The $3bn security package — first reported by the Associated Press, citing US officials — would be the largest amount of military aid Washington has provided to Ukraine since Russia launched its assault on February 24.
It would also signify a shift to a longer-term strategy, with the money providing funding contracts for drones and other equipment that may not see the battlefield for at least a year, the officials told AP.
Previous shipments have focused on Ukraine's immediate needs of weapons and ammunition, and included items that the Pentagon already had in stock.
The expected announcement comes as US reports showed Russia may be preparing to ratchet up attacks on civilian infrastructure and government facilities before Ukraine's Independence Day on Wednesday.
Americans in the country have been advised to depart immediately using their own means if able to do so.
Ukrainian President Volodymyr Zelenskyy said he believes Russian troops could attempt “something particularly ugly” this week.
In addition to providing security assistance for Ukraine's long-term defensive needs, the package is intended to reassure Ukrainian officials of US support.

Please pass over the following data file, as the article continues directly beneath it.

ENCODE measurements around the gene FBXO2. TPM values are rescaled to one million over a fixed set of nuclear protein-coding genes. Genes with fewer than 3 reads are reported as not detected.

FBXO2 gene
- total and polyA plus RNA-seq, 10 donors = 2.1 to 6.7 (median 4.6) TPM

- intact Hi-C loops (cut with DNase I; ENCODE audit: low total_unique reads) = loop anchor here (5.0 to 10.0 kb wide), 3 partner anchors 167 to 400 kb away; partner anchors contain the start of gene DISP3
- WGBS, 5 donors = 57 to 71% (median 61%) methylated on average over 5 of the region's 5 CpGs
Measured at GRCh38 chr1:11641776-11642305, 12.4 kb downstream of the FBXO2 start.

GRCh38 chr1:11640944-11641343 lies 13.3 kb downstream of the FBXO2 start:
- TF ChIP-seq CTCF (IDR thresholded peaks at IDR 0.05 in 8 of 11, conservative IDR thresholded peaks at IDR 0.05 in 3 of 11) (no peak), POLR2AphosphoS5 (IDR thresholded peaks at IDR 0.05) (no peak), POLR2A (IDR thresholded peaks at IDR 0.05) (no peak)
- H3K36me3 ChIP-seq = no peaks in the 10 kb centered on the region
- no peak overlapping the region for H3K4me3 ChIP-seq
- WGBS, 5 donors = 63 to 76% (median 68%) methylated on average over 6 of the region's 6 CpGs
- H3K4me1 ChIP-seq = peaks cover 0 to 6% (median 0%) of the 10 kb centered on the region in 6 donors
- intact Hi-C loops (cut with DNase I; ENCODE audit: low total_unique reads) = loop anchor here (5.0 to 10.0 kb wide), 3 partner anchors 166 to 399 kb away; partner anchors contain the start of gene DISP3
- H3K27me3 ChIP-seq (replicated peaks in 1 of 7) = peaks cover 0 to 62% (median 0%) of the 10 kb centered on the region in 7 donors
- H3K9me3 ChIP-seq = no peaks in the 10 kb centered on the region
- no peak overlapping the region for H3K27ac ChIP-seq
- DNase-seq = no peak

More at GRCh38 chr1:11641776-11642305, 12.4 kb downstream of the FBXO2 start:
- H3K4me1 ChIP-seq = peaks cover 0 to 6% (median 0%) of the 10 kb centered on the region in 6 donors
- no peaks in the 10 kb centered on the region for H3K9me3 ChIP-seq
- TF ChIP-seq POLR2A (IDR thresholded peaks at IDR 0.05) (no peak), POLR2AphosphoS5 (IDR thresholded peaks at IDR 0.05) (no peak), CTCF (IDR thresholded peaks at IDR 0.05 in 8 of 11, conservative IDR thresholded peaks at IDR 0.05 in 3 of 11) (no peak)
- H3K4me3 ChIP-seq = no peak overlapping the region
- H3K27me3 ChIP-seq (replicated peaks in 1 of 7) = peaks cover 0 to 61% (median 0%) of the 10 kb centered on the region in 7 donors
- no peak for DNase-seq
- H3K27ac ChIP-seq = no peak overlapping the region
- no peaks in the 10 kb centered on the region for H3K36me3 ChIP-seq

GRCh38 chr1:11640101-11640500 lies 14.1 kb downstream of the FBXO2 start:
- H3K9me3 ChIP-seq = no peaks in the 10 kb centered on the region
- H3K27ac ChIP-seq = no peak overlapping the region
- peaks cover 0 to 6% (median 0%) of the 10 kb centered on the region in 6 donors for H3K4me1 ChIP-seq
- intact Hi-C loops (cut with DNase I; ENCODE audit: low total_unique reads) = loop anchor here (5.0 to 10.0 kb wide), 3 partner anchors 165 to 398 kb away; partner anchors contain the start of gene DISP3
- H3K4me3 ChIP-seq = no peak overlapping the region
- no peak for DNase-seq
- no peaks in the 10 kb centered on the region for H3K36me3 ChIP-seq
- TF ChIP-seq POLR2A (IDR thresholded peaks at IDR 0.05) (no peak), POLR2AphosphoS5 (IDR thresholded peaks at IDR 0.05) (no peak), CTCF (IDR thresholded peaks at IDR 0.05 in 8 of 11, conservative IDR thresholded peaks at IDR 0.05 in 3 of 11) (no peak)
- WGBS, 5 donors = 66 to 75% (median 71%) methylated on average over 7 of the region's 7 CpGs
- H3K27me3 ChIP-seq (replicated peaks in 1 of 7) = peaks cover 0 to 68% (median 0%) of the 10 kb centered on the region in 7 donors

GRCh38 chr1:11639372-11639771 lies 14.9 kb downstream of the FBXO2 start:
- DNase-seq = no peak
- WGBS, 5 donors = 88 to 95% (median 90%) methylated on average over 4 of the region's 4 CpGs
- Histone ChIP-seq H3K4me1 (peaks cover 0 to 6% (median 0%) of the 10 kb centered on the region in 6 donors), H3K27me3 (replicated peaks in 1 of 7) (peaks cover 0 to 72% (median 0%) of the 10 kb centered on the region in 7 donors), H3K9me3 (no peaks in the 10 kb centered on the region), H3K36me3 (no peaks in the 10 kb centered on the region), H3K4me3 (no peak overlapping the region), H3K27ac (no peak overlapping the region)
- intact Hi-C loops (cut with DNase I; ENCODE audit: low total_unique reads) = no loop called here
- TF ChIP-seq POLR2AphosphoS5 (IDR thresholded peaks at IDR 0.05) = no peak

Six months after Russia invaded Ukraine, the war has ground to a stalemate, as both sides trade small advances in the east and south. Both nations have suffered thousands of casualties, and countless civilians have been killed by Russian bombing.
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The US has provided about $10.6bn in military aid so far. American defence leaders are also considering plans to expand training for Ukrainian troops outside their country.
Germany has also stepped up plans to provide more anti-drone devices, ammunition and recovery vehicles as part of a new package announced by Chancellor Olaf Scholz. The planned shipment will be worth more than $500 million, Bloomberg reported.
The Associated Press contributed to this report